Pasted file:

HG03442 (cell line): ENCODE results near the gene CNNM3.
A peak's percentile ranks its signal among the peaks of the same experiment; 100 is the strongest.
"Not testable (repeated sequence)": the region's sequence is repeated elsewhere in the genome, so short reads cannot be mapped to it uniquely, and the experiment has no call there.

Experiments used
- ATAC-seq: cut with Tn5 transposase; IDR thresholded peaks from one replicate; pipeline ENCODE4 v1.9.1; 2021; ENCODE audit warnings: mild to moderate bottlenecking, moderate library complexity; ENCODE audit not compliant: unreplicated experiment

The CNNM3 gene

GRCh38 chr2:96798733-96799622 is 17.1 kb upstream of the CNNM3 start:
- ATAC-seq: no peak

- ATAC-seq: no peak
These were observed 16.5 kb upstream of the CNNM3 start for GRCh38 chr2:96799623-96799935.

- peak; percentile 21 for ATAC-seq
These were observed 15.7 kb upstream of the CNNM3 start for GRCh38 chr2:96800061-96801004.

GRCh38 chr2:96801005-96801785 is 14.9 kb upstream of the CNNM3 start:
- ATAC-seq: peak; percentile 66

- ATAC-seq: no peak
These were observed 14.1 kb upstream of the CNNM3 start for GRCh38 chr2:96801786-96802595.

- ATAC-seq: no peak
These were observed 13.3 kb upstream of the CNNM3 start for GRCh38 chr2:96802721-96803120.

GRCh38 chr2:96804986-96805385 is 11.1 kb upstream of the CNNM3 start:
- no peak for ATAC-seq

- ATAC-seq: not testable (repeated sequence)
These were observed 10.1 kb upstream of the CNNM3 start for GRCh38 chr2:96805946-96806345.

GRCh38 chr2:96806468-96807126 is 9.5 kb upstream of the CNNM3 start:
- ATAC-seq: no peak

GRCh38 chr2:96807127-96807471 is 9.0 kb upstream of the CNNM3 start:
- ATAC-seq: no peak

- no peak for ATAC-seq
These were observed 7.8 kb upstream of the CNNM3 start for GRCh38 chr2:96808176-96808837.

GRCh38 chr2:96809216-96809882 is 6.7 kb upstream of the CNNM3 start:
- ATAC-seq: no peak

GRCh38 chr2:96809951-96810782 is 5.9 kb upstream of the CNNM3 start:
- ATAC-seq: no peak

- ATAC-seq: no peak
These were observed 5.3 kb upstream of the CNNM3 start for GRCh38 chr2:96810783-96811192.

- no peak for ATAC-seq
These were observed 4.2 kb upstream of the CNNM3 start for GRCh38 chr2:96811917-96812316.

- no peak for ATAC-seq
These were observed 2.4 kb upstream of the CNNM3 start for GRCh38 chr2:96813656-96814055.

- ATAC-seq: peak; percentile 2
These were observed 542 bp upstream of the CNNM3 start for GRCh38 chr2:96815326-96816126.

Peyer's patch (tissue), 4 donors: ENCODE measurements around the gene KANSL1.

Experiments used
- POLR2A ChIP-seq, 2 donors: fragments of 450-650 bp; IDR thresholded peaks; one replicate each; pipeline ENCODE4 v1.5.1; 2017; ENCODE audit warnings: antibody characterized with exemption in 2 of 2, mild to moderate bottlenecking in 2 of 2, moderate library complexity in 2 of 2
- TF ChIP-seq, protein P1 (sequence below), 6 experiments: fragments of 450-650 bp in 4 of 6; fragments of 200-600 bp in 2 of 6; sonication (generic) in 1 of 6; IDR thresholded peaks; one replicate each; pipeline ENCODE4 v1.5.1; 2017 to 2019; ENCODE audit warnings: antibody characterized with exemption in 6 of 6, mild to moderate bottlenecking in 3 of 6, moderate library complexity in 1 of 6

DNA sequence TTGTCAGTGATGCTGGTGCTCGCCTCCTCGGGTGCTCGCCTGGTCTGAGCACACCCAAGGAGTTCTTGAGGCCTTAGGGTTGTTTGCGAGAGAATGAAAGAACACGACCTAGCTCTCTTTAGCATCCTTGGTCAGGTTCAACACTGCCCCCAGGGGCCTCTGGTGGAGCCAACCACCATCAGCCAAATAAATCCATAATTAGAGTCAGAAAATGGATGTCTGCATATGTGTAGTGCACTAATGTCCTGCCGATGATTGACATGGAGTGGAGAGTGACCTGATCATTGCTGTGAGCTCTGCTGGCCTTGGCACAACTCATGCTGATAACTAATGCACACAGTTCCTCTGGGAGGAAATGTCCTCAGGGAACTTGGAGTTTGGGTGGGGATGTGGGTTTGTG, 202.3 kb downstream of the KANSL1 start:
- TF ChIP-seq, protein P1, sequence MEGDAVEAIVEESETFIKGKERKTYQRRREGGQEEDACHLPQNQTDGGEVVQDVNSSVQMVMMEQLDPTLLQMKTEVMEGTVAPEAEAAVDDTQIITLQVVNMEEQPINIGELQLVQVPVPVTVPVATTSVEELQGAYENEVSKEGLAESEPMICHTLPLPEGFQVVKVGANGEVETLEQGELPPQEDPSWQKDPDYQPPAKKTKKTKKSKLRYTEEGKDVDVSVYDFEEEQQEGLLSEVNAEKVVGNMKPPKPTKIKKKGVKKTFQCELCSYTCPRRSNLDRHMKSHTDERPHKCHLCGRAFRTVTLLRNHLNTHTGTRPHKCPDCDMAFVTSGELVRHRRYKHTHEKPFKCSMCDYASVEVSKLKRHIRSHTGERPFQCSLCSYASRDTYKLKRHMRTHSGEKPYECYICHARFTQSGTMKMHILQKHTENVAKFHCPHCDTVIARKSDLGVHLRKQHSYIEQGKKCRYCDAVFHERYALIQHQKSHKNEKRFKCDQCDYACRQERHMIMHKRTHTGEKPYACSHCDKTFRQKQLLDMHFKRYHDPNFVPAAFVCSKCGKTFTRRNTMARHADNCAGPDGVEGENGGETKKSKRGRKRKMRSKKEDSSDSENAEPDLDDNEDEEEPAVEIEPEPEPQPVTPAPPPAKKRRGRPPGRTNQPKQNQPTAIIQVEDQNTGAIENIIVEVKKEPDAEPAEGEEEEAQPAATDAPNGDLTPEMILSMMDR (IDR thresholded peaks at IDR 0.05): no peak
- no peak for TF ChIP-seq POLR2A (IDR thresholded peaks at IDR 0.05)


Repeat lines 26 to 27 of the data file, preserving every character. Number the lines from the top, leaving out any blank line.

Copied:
- ATAC-seq: no peak

- no peak for ATAC-seq